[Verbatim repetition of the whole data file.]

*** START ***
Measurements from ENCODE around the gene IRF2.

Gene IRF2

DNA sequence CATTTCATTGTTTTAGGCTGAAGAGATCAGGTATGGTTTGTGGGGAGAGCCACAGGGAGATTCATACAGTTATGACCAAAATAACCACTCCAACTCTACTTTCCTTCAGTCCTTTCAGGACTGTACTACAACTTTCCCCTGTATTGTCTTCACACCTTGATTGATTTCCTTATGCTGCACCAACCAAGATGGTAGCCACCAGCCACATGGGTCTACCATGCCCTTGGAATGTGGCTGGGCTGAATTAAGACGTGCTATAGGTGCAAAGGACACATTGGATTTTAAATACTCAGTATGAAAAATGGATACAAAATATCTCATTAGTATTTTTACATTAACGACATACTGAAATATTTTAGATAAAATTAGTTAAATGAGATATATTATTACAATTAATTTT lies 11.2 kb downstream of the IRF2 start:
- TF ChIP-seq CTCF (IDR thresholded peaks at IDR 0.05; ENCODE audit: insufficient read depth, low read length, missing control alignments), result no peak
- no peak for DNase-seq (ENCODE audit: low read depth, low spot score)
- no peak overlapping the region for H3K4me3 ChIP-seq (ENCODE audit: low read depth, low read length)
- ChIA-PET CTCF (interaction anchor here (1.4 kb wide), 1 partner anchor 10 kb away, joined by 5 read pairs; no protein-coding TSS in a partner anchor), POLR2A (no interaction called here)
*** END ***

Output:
Measurements from ENCODE around the gene IRF2.

Gene IRF2

DNA sequence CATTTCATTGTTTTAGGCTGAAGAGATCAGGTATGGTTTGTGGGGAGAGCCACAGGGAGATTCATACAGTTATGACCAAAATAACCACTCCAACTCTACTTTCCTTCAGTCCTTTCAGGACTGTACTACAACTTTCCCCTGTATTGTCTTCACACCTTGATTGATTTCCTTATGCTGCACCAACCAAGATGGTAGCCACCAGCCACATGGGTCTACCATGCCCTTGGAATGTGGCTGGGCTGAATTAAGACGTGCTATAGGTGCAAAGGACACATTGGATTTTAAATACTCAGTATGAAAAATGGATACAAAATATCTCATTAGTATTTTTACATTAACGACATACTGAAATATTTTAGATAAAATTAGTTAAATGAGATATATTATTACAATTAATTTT lies 11.2 kb downstream of the IRF2 start:
- TF ChIP-seq CTCF (IDR thresholded peaks at IDR 0.05; ENCODE audit: insufficient read depth, low read length, missing control alignments), result no peak
- no peak for DNase-seq (ENCODE audit: low read depth, low spot score)
- no peak overlapping the region for H3K4me3 ChIP-seq (ENCODE audit: low read depth, low read length)
- ChIA-PET CTCF (interaction anchor here (1.4 kb wide), 1 partner anchor 10 kb away, joined by 5 read pairs; no protein-coding TSS in a partner anchor), POLR2A (no interaction called here)